Friday August 15th, 2014

There are two givens in Ryan Sheckler’s regular physical routine: injuries (for example, he currently has a torn MCL and bunk elbow) and getting chased by the police off other people’s property. “It’s gratifying when you’re trying to land a trick and you’re getting yelled at by a cop,” says the legendary skateboarder of the latter. “That’s the point of street skating: skating places you’re not supposed to.”

“That’s the point of street skating: skating places you’re not supposed to.”

As to injuries, the 24-year-old X Games champ, who won gold at the age of 13, says pain is an unavoidable part of good skateboarding. “I don’t ever think about getting hurt—I just know it’s inevitable and part of your life as a professional skateboarder.” That’s why Sheckler, despite a torn MCL, says he’s still competing in the action-packed summer Dew Tour, held August 16 and 17 in Portland, Oregon. “You just don’t think about it,” he says of flipping ticks with a busted knee. To see how he trains through the pain—and what he told us not to print in this column—keep reading.

Ryan Sheckler
 
age height weight
24 years old 5-foot-8 152 lbs.

Training grounds: San Clemente, California. “I train out of my skate park with a group called the [Sheckler] Foundation.”

Nickname: Shecks.

Body fat: “I have no idea. It can’t be that much.”

Hours spent training per day: “When I’m healthy, it just depends on the day. Some days I’ll skate for an hour and if I’m not landing the tricks and I don’t feel right, I’ll stop and go surfing. But other days, I’ll skate the whole day. It really depends.”

Edge
Yep, That Really Is a Gold-Plated Skateboard

Days spent training per week: Seven days. “There’s something every day that I spend at least an hour or more on doing to get the sweat going.”

Hours spent in the weight room per week: Four. “I’ll do a full hour of all core or all back or whatever. I do that about four days a week and then go.”

Go-to workout: “I don’t have one—I have to switch it up. I don’t do the same thing ever except for some of the leg workouts. I just like working out. So whatever my trainer wants to do that day, we do it.”

Secret workout: Walking up stairs with a 30-pound weight in each hand. “Nobody’s really doing the same s**t we’re doing. I think this is what makes me comfortable in my skin and keeps my legs super strong. The stronger my legs are, the harder I can hit the ground. I focus a lot on legs just to keep them strong.”

Biggest physical challenge: Listening to his inner voice. “Whenever I wake up in the morning and I’m tired and don’t want to get out bed, or whenever I start making excuses in my head, I try to calm myself down. It’s being able to control your mental and not stress the small things. I write everything down I want to get done, and then I just take a step back and watch myself think. I say to myself, ‘Dude, stop stressing out and do what you need to do.’ And then it usually just happens.”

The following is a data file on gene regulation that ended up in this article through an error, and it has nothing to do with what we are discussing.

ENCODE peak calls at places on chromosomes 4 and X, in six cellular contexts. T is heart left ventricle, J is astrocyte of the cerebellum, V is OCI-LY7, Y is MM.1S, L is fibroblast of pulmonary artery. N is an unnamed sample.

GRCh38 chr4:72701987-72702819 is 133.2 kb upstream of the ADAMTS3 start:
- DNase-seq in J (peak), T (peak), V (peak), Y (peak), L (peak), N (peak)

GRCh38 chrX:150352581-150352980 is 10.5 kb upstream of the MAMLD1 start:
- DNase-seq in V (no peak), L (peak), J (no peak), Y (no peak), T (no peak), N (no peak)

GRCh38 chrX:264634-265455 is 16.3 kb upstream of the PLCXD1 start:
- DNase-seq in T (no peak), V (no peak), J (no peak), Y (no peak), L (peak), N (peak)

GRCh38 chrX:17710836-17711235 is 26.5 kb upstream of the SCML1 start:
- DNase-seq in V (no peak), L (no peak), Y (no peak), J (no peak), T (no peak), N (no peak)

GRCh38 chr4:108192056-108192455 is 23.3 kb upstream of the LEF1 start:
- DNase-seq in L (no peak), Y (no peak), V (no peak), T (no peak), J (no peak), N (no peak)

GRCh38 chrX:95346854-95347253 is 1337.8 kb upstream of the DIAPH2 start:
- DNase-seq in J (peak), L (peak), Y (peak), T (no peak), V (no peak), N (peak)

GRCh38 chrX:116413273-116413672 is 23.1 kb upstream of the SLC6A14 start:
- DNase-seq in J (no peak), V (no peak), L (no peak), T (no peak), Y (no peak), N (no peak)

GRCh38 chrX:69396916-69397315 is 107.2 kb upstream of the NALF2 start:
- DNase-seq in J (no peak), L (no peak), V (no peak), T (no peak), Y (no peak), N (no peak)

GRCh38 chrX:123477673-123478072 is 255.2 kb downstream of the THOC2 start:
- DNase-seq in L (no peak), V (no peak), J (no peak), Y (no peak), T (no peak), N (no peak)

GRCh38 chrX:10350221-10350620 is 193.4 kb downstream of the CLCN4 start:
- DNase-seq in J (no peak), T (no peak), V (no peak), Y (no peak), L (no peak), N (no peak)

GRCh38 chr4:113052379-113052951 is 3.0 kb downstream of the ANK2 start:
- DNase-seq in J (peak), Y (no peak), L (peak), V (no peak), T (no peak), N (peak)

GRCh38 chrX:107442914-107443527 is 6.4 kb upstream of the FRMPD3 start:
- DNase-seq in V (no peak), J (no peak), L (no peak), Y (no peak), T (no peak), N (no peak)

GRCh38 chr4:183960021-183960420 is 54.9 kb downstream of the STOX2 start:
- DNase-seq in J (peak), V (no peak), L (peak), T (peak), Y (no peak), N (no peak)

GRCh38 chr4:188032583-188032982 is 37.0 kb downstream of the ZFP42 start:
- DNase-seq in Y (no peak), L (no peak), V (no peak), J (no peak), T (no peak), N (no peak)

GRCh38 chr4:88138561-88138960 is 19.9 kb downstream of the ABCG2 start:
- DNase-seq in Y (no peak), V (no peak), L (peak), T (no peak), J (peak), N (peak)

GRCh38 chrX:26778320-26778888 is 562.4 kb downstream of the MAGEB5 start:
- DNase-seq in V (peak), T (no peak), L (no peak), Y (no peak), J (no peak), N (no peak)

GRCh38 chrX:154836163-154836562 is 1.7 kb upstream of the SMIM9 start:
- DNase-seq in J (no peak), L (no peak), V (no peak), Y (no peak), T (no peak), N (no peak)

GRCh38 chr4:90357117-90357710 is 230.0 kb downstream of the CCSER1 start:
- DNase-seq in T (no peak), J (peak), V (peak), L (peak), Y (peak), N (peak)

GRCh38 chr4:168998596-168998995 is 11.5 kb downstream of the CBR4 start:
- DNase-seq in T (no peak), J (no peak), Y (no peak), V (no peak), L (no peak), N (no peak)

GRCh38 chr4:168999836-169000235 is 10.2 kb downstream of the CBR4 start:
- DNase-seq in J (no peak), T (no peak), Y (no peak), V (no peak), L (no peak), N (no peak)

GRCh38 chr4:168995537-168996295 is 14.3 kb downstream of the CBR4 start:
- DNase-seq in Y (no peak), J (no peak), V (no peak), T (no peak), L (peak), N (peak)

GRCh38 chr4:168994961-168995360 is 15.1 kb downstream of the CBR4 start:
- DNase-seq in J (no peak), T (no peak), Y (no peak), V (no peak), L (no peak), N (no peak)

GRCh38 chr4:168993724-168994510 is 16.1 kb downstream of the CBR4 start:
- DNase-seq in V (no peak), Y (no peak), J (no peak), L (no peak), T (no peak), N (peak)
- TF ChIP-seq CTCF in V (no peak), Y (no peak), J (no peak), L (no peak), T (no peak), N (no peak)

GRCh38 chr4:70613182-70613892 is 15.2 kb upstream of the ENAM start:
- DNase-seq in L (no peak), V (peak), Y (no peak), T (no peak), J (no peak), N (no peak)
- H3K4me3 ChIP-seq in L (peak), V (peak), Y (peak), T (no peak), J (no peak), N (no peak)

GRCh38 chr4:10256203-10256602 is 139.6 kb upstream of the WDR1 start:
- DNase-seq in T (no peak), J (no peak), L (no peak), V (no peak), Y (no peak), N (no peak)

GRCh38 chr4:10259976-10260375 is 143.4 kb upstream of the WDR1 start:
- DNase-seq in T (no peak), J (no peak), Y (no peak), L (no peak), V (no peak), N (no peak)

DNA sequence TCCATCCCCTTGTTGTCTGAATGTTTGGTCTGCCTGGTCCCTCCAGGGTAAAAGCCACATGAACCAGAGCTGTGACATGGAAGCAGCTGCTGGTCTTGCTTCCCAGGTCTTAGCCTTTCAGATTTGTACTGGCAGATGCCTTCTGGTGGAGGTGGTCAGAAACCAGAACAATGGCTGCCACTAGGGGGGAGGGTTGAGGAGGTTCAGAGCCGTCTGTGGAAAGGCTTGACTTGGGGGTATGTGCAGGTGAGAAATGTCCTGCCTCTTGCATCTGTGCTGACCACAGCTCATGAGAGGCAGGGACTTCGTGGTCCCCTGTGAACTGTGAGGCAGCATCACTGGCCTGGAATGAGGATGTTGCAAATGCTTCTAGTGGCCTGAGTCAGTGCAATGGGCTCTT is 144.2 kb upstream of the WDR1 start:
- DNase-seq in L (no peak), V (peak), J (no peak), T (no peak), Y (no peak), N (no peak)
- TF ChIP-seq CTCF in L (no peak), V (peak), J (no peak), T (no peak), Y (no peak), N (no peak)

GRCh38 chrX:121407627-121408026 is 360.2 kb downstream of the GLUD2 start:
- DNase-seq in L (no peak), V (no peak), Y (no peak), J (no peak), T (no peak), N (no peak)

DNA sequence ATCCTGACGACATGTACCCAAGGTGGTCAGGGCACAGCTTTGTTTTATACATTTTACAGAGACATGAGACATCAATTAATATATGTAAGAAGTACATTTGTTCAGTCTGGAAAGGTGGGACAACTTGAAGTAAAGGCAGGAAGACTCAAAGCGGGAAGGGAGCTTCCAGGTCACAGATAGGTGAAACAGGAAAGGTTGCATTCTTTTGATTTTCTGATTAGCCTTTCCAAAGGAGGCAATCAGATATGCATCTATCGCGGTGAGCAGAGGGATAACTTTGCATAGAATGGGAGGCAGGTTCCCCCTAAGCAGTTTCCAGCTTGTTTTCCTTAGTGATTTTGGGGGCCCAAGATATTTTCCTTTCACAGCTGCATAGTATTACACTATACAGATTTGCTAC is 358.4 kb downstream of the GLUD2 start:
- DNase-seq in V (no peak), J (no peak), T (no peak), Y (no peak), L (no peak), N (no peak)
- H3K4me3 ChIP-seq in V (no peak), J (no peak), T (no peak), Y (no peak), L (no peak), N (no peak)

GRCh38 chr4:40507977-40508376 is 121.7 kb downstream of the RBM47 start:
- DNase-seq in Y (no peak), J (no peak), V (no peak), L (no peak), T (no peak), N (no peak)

Best recovery tip: Hydration. “These contests are gnarly, and it’s crucial to be hydrated so you don’t get all messed up. And getting sleep and eating right and trusting yourself—that’s what it all comes down to.”

Calories consumed per day: “I don’t know, but I eat a lot.”

Favorite pre-contest meal: Chicken with mashed potatoes and mac ’n cheese. “I just like to eat good things—things I know will make me happy.”

Typical recovery meal: A cheeseburger. “I exert so much energy in my workouts that, afterward, I always want a cheeseburger. But I make them myself. I get the meat from Trader Joe’s and barbecue one up at my house.”

Celebration meal: Steak or sushi. “If there’s a Ruth’s Chris [steakhouse] around, I might go out and get a real nice steak. I don’t eat fish before a contest because it can mess up my stomach, but if I win, I always crave sushi.”

Biggest dietary vice: Anything Doritos. “Any flavor, they will disappear. I love them, but I don’t buy them.”

Alcohol of choice: “I don’t drink.”

On what it takes to do tricks: “Repetition is key. You just have to practice. Get a trick in your head and then practice it until your blue in the face. You have to trust yourself. Trust the motion; trust your feet. I tell kids, ‘Don’t give up, have fun, and make sure you’re smiling, because that’s why you started skateboarding. You can’t go skateboard and get stressed out and start throwing your board around. If you feel like that, you should just go home.’”

On his relationship with the police: “That’s what makes it fun. It’s gratifying when you’re trying to land a trick and you’re getting yelled at by a cop. That’s the point of street skating: skating places you’re not supposed to. We’re always skating on public property and getting chased by the cops.”

On what his female fans have to say about his body: “Anything you can imagine, they’ve said. It’s all really inappropriate that you can’t even put it in this interview.”

On what he thinks about his body: “I think I’m pretty damn fit right now. My knee hurts and I have pretty bunk elbow, but I’m completely happy in my skin.”

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